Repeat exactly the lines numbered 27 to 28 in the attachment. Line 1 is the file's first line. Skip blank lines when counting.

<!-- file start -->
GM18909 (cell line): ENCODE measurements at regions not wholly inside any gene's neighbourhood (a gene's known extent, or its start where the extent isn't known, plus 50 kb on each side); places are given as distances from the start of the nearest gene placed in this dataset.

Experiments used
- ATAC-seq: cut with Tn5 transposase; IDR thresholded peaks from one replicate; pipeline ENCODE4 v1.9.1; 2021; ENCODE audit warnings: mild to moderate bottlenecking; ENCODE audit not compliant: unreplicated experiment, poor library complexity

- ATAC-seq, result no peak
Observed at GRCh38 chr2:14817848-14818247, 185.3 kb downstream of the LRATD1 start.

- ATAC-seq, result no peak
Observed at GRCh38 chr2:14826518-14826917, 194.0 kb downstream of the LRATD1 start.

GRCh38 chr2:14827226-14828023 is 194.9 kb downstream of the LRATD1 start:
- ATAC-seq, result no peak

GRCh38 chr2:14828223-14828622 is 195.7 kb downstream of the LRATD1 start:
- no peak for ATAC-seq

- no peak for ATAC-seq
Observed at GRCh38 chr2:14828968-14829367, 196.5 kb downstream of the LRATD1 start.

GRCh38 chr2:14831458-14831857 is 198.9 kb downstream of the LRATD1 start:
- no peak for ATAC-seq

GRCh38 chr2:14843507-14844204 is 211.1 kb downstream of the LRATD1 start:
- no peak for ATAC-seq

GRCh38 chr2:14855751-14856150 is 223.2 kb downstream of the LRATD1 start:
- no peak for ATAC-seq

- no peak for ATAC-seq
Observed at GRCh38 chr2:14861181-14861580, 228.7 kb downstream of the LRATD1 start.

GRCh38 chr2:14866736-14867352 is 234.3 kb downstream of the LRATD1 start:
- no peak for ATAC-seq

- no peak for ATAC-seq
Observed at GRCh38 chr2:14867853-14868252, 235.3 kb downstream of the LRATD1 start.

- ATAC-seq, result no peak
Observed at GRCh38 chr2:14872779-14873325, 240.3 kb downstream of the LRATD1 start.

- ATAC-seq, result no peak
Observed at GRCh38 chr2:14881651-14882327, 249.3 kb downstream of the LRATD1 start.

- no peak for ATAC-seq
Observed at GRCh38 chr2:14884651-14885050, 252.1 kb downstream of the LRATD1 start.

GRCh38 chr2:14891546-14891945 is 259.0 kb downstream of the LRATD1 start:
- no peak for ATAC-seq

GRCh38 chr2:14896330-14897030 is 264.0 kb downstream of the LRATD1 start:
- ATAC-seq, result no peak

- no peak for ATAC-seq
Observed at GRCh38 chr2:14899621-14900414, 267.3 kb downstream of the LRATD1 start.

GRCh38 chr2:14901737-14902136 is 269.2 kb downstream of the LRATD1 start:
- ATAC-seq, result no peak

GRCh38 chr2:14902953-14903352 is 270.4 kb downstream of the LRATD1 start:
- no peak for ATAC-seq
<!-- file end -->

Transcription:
Observed at GRCh38 chr2:14872779-14873325, 240.3 kb downstream of the LRATD1 start.

- ATAC-seq, result no peak